The condition of a soil greatly influences its functions that play a vital role in the ecosystem. Ten Environmental Atlas maps and their descriptions outline which “Criteria for the Evaluation of the Soil Functions” are drawn upon and how they are determined.
Due to its unique landscape history dating back to the Ice Age and Holocene, Berlin’s soils contain a variety of distinct geomorphological characteristics, such as dunes, which you would not necessarily expect to find in a large city. Check out the sub-map “Special Natural Character” to discover where to find soils with such distinct characteristics. The topic “Near Natural Quality” indicates the extent to which a soil has been altered or even destroyed by human influence.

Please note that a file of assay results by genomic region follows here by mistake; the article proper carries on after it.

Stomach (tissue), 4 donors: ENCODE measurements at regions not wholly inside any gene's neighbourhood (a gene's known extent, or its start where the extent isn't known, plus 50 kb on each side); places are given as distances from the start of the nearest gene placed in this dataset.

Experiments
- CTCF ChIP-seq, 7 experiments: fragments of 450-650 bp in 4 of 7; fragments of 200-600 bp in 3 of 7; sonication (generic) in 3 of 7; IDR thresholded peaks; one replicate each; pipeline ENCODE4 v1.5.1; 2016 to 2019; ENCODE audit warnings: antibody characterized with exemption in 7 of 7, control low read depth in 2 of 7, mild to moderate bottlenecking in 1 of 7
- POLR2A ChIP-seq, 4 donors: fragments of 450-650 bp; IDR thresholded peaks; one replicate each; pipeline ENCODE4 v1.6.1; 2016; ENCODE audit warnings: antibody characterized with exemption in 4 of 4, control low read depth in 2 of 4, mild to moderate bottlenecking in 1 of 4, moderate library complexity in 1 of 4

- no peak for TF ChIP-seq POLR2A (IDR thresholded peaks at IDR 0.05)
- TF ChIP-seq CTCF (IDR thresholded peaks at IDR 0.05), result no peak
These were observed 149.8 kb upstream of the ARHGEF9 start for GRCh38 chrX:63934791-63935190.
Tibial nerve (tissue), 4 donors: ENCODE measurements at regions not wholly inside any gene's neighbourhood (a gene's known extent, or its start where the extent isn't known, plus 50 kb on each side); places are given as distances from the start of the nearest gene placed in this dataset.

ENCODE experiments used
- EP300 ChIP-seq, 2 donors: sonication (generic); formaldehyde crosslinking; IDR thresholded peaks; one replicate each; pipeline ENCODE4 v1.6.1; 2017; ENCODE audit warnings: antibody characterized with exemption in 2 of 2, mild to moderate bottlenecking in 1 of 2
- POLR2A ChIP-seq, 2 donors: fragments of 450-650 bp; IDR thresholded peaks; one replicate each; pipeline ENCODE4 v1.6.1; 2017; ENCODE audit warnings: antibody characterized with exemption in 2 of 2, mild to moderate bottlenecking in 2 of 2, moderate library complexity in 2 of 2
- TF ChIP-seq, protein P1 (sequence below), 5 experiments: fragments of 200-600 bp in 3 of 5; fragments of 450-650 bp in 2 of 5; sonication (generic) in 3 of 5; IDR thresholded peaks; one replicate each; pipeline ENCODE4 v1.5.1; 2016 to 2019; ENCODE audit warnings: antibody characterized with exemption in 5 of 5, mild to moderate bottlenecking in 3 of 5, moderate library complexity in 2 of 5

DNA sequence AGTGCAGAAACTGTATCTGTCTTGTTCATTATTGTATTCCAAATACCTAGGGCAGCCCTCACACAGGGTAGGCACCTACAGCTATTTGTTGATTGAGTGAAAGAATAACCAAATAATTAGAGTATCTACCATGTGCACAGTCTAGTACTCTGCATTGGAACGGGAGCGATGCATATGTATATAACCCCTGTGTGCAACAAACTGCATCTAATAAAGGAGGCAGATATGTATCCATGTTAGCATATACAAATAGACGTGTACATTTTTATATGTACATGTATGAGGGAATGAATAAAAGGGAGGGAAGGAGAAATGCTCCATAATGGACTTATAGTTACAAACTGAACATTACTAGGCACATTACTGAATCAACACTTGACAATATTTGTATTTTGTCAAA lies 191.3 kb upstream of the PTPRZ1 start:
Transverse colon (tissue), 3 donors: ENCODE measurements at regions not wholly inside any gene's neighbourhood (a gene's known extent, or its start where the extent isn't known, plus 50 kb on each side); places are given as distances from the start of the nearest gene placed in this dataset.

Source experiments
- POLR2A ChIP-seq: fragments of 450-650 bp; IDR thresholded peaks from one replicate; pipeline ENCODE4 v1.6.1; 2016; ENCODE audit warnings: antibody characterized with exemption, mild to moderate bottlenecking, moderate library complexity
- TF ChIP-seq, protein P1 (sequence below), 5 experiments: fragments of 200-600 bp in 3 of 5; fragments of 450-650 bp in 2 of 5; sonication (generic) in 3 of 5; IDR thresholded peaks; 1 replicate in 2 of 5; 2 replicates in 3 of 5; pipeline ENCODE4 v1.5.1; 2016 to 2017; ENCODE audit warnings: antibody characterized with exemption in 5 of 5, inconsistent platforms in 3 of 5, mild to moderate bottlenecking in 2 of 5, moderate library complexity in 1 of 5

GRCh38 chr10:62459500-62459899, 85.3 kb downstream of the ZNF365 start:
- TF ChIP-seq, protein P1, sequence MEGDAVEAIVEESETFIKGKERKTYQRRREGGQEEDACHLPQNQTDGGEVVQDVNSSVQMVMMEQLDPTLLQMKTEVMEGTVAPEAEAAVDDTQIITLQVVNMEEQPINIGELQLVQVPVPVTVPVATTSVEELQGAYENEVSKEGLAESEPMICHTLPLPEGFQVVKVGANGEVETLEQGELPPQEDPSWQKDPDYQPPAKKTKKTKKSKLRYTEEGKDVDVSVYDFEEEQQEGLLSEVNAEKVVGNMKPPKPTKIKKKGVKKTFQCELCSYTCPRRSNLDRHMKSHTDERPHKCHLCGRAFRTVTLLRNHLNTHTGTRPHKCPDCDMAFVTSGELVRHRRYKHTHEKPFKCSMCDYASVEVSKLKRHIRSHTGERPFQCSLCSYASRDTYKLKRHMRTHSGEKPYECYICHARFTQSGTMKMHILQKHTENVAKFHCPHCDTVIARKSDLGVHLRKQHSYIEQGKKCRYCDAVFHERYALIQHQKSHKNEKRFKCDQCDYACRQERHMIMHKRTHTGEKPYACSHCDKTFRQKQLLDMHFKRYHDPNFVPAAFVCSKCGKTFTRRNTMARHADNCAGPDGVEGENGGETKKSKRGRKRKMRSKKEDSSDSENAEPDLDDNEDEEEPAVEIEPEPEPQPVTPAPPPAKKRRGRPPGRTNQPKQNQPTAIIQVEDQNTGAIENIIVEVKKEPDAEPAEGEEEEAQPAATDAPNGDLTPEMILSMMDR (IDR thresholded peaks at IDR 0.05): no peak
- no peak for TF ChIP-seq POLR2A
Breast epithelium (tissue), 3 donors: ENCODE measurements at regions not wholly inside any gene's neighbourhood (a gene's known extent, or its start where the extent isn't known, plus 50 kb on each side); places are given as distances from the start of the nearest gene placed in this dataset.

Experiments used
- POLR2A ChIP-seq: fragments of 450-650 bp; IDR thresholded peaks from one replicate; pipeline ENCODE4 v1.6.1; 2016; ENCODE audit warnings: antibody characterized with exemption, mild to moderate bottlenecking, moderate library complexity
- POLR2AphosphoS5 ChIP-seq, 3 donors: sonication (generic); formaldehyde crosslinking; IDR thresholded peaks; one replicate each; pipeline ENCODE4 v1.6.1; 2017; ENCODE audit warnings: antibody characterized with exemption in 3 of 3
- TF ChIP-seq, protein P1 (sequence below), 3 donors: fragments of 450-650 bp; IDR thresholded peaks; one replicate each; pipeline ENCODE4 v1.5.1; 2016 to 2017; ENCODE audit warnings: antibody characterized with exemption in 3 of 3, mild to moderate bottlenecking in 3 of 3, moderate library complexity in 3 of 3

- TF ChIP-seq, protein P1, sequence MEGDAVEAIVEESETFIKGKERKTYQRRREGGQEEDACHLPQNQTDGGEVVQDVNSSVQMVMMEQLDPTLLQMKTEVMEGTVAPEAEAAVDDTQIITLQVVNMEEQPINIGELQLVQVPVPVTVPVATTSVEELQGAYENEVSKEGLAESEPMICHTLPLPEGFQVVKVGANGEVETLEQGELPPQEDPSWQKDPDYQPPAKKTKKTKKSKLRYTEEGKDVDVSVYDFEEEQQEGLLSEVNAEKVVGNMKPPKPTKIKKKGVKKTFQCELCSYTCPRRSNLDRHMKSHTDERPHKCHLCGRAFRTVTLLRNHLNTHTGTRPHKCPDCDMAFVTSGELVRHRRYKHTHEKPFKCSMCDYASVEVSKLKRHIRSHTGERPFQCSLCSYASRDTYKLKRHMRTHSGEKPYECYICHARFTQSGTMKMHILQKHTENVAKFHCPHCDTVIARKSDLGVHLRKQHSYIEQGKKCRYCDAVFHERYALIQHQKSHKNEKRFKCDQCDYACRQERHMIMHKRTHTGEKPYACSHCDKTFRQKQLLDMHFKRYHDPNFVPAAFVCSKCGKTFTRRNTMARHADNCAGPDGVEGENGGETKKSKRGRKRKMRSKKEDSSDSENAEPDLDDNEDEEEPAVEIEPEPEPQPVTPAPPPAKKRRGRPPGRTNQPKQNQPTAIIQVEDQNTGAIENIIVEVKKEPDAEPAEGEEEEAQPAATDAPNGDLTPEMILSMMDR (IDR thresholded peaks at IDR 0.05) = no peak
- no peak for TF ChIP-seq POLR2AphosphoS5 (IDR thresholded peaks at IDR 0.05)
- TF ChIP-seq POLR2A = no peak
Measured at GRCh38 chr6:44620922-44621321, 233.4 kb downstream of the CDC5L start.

The “Regional Rarity of Soil Associations” specifies how rare a soil association is in the urban area, which, in turn, makes it special. The “Exchange Frequency of Soil Water” indicates how long a soil can retain water. The “Nutrient Storage / Pollutant Binding Capacity” presents the extent to which nutrients and pollutants are bound to the soil or are mobile.
The “Nutrient Supply” and “Water Supply” specify the number of ions and the volume of water available in the soil for plant growth. The “Filtration Capacity” indicates how much water can be filtered through the soil. The “Binding Strength for Heavy Metals” outlines the degree to which these can be bound to the soil. The “Buffering Capacity in the Organic Carbon Balance” presents the extent to which a soil can store organic carbon.